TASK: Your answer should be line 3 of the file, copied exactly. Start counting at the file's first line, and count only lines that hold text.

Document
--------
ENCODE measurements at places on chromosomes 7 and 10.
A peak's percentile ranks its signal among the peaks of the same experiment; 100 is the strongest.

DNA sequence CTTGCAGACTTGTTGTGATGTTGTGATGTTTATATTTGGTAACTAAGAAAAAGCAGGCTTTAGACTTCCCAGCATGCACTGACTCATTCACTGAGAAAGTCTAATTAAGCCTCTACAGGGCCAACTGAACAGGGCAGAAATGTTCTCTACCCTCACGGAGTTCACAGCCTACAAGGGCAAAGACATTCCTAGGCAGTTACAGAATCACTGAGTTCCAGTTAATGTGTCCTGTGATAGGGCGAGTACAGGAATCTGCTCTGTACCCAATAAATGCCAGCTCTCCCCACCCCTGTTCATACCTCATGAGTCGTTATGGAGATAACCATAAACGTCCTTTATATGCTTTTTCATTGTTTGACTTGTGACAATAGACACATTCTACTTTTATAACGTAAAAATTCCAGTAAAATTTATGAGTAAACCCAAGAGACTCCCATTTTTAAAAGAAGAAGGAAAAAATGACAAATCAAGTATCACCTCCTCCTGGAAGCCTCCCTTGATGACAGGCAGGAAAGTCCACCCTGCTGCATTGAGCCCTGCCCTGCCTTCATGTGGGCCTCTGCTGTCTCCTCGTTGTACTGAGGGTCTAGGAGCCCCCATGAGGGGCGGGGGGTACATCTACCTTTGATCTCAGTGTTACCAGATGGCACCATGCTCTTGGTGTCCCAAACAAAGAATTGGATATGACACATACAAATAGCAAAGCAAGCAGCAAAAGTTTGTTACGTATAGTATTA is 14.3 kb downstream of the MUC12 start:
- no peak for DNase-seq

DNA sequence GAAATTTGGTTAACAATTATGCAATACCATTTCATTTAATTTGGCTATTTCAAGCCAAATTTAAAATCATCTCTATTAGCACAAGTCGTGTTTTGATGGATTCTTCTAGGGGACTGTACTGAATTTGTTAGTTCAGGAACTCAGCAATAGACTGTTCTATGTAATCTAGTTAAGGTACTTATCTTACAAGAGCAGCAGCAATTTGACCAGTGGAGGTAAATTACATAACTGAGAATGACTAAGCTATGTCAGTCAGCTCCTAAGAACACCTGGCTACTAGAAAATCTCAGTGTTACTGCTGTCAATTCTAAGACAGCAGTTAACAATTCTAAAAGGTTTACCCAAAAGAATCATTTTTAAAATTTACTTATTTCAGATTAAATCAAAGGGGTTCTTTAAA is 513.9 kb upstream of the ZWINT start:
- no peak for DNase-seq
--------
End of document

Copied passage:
DNA sequence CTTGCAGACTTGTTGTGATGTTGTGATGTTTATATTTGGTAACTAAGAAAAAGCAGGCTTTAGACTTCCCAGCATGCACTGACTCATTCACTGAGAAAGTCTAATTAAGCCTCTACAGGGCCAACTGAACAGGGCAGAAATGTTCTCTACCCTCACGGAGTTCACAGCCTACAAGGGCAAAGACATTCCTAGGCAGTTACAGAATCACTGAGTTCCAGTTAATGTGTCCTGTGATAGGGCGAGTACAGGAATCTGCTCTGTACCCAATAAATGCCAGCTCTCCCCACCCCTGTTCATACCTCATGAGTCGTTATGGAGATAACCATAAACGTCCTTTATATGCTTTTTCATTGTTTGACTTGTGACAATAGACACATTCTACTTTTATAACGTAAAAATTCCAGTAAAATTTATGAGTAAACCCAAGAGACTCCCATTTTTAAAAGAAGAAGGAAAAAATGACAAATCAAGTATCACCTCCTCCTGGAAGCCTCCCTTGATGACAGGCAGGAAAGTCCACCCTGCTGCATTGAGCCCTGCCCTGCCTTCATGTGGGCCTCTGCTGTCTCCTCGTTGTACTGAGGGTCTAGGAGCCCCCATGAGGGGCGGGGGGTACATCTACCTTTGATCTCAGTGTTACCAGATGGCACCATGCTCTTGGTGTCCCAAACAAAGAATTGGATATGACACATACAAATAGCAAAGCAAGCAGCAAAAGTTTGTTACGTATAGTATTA is 14.3 kb downstream of the MUC12 start: